You may not recognize Lora Scantling’s name, but you’ve probably seen her work.
The photographer from Yukon, Oklahoma found herself in the news two years ago after one of her pictures went viral. What made the photo in question so special? It wasn’t a cute baby portrait – though Scantling does specialize in those – or a beautiful engagement series. The subjects weren’t models, celebrities, actresses or rock stars.
Instead, the photo simply featured three, beautiful bald little girls embracing each other while wearing vintage dresses and peaceful smiles. They may not have been rock stars, but they were all battling some form of childhood cancer, which made them little heroes in Scantling’s eyes.
“These little kids are fighting so hard and are so sick yet still smile and have so much spirit,” Scantling tells Guideposts.org. “How can someone not be inspired by that?”
Scantling certainly was, which is part of the reason why she organized the photo shoot.
The wife and mother of two practically grew up with a disposable camera in her hand. She remembers her mother having to buy a new one for her each day after she had filled rolls of film with snapshots of friends, pretty sunsets and her collection of stuffed toys. She began taking classes when she was pregnant with her first child, with a focus on baby portraits.
When her business was just starting, Scantling’s friend hired her to take pictures of her baby boy currently undergoing treatment for cancer. Sadly, her friend’s child passed away just a few weeks later. Scantling recalls how deeply the experience affected her.
“When I gave the parents his pictures, I saw just how much it meant to them,” she says. “Once someone is gone, pictures are all you have left. To see those parents cherish their portraits the way they did just meant more than I can really explain.”
A battle with the disease would affect her own family just a short while later when Scantling’s step-father was diagnosed with lung cancer.
“To watch him go through it so sick yet fighting so hard was just heart breaking,” Scantling says.
Her step-dad would go on to lose his fight with the disease, but as he was nearing the end, Scantling decided to use photography to help her cope with her grief.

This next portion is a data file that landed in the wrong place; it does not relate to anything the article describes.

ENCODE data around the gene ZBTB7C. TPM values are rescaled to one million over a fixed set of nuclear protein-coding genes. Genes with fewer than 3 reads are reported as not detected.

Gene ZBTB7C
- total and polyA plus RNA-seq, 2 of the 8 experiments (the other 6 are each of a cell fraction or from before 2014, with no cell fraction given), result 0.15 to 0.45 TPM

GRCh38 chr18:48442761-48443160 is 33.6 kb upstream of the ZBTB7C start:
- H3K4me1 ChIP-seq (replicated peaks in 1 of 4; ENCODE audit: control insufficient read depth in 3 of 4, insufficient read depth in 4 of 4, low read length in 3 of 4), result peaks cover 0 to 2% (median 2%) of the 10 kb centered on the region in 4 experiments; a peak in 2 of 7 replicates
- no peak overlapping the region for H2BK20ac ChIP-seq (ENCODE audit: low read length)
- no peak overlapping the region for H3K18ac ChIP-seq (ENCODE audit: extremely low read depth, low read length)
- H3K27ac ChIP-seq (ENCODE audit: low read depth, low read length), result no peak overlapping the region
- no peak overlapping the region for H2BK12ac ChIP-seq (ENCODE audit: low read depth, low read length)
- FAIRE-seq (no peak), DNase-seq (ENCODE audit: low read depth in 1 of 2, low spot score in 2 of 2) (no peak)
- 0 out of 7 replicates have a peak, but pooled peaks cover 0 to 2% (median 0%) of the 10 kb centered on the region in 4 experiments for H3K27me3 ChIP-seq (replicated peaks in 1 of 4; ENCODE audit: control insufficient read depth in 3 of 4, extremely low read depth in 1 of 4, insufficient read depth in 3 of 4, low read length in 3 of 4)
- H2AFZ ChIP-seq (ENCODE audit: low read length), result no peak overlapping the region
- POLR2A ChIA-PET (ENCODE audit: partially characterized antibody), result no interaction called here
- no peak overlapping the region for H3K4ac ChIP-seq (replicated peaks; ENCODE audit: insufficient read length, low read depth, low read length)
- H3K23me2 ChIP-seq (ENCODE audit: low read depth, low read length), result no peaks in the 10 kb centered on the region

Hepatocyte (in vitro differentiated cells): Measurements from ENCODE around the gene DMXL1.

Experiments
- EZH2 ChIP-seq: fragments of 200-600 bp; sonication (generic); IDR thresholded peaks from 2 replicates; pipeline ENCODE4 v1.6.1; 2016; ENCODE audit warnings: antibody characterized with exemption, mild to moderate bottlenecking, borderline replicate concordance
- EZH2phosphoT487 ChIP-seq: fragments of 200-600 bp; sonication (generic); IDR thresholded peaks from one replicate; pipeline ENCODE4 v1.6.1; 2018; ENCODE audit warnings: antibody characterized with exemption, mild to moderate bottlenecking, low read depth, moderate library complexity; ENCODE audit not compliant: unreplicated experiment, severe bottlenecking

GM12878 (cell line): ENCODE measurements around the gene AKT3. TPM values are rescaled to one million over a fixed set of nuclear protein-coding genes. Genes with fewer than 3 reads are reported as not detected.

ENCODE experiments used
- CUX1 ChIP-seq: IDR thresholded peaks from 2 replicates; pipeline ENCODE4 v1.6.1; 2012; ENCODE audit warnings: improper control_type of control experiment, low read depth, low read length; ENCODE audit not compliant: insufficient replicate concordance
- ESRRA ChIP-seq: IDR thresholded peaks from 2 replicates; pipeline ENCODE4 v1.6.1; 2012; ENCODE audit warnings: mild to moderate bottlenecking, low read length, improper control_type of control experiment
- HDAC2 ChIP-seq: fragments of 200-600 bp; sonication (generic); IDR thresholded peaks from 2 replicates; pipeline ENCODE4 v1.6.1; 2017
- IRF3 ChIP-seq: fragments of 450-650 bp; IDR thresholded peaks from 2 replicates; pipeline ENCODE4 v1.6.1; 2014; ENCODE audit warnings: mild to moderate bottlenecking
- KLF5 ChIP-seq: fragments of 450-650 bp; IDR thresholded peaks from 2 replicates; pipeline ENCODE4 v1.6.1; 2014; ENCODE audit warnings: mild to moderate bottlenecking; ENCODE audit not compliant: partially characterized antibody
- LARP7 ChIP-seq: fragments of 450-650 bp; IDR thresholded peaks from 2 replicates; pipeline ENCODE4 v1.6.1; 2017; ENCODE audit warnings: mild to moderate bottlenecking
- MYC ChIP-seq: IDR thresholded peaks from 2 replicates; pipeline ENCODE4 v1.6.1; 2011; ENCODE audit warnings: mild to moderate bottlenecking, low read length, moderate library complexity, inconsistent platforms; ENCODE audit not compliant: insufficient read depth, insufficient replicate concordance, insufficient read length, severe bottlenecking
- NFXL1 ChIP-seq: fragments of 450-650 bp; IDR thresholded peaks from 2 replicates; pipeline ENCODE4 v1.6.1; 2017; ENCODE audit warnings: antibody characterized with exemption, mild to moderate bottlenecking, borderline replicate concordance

“I just needed to do something that captured the emotion I felt inside so I came up with the idea of a group of childhood cancer fighters all hugging because at the time cancer was such a big part of my life,” Scantling explains.
She got on Facebook and issued a call-out, partnered with a local vintage boutique that agreed to clothe the girls and recruited her studio partner to assist her the day of the shoot. Scantling remembers how the young girls (and their mothers) instantly bonded when they came into the studio that day.
“They knew [they] were on the same journey,” Scantling says. “The iconic pose was so easy to get because the girls hugged and just held each other. It was so sweet to watch.”
Scantling says she knew she had something special on her hands when the photos came out but she never could’ve predicted the kind of reaction the picture received.
“Did I ever dream of it going viral? No! I think I went in to shock when it hit 1,000 likes on my page,” Scantling says.
Earlier this month, Scantling got the girls back together to recreate the famous photo for an entirely different reason: all three girls are now cancer-free.
“So many people wanted to know updates on the girls,” Scantling says. “I love being able to do[those] ‘I’m cancer free’ shots. It’s a big deal and deserves to be celebrated.”
Scantling is now taking photos for Ally’s House, a non-profit in her home state that provides financial assistance to families with children fighting cancer.
“I feel like I was given this talent and heart for a reason and being a voice for children fighting through my portraits has really opened up a lot of people’s eyes to childhood cancer awareness,” Scantling says.
She hopes her photos can continue to be the cause for change, whether it be drawing attention to childhood cancer or raising awareness for special needs children, as she’s doing on her newest project. It’s one that hits close to home as the photographer’s eldest daughter has high functioning autism and her youngest has Tourettes syndrome.
“I have always felt the desire to make a difference,” Scantling shares.
Through an inspiring lens, she is.